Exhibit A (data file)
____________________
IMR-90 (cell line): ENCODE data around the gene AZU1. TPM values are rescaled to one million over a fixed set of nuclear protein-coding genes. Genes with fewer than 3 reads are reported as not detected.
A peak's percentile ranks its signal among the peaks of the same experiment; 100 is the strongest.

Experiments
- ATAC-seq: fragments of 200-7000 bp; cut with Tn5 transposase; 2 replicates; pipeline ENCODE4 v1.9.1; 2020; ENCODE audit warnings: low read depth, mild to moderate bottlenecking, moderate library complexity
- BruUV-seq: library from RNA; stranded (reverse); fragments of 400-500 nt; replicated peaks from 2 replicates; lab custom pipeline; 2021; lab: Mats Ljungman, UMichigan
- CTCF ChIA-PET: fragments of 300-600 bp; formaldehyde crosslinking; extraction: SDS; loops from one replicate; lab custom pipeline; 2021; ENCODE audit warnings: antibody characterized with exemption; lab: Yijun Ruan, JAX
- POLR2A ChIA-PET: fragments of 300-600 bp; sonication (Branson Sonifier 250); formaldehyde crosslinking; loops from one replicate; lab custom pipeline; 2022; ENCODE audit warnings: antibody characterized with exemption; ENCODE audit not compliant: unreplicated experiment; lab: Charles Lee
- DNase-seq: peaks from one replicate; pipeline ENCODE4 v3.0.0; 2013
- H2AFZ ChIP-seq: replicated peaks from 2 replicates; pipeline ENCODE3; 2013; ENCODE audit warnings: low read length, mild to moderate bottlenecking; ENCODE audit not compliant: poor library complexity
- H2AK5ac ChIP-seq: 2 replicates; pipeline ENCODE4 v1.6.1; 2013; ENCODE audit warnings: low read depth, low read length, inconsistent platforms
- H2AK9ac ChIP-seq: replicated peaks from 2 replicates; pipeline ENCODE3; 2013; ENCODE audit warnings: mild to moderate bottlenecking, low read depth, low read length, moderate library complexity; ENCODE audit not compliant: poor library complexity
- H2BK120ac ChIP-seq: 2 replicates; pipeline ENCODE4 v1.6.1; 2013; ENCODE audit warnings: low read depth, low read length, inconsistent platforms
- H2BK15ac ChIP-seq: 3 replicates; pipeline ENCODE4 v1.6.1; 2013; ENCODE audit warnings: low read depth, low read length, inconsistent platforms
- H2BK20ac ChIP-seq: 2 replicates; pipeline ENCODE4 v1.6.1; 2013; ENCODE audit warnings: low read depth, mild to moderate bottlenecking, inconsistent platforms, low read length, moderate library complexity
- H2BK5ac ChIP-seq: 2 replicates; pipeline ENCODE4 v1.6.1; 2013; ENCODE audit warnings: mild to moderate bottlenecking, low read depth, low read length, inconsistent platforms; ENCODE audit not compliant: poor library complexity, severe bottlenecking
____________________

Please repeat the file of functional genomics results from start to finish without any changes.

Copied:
IMR-90 (cell line): ENCODE data around the gene AZU1. TPM values are rescaled to one million over a fixed set of nuclear protein-coding genes. Genes with fewer than 3 reads are reported as not detected.
A peak's percentile ranks its signal among the peaks of the same experiment; 100 is the strongest.

Experiments
- ATAC-seq: fragments of 200-7000 bp; cut with Tn5 transposase; 2 replicates; pipeline ENCODE4 v1.9.1; 2020; ENCODE audit warnings: low read depth, mild to moderate bottlenecking, moderate library complexity
- BruUV-seq: library from RNA; stranded (reverse); fragments of 400-500 nt; replicated peaks from 2 replicates; lab custom pipeline; 2021; lab: Mats Ljungman, UMichigan
- CTCF ChIA-PET: fragments of 300-600 bp; formaldehyde crosslinking; extraction: SDS; loops from one replicate; lab custom pipeline; 2021; ENCODE audit warnings: antibody characterized with exemption; lab: Yijun Ruan, JAX
- POLR2A ChIA-PET: fragments of 300-600 bp; sonication (Branson Sonifier 250); formaldehyde crosslinking; loops from one replicate; lab custom pipeline; 2022; ENCODE audit warnings: antibody characterized with exemption; ENCODE audit not compliant: unreplicated experiment; lab: Charles Lee
- DNase-seq: peaks from one replicate; pipeline ENCODE4 v3.0.0; 2013
- H2AFZ ChIP-seq: replicated peaks from 2 replicates; pipeline ENCODE3; 2013; ENCODE audit warnings: low read length, mild to moderate bottlenecking; ENCODE audit not compliant: poor library complexity
- H2AK5ac ChIP-seq: 2 replicates; pipeline ENCODE4 v1.6.1; 2013; ENCODE audit warnings: low read depth, low read length, inconsistent platforms
- H2AK9ac ChIP-seq: replicated peaks from 2 replicates; pipeline ENCODE3; 2013; ENCODE audit warnings: mild to moderate bottlenecking, low read depth, low read length, moderate library complexity; ENCODE audit not compliant: poor library complexity
- H2BK120ac ChIP-seq: 2 replicates; pipeline ENCODE4 v1.6.1; 2013; ENCODE audit warnings: low read depth, low read length, inconsistent platforms
- H2BK15ac ChIP-seq: 3 replicates; pipeline ENCODE4 v1.6.1; 2013; ENCODE audit warnings: low read depth, low read length, inconsistent platforms
- H2BK20ac ChIP-seq: 2 replicates; pipeline ENCODE4 v1.6.1; 2013; ENCODE audit warnings: low read depth, mild to moderate bottlenecking, inconsistent platforms, low read length, moderate library complexity
- H2BK5ac ChIP-seq: 2 replicates; pipeline ENCODE4 v1.6.1; 2013; ENCODE audit warnings: mild to moderate bottlenecking, low read depth, low read length, inconsistent platforms; ENCODE audit not compliant: poor library complexity, severe bottlenecking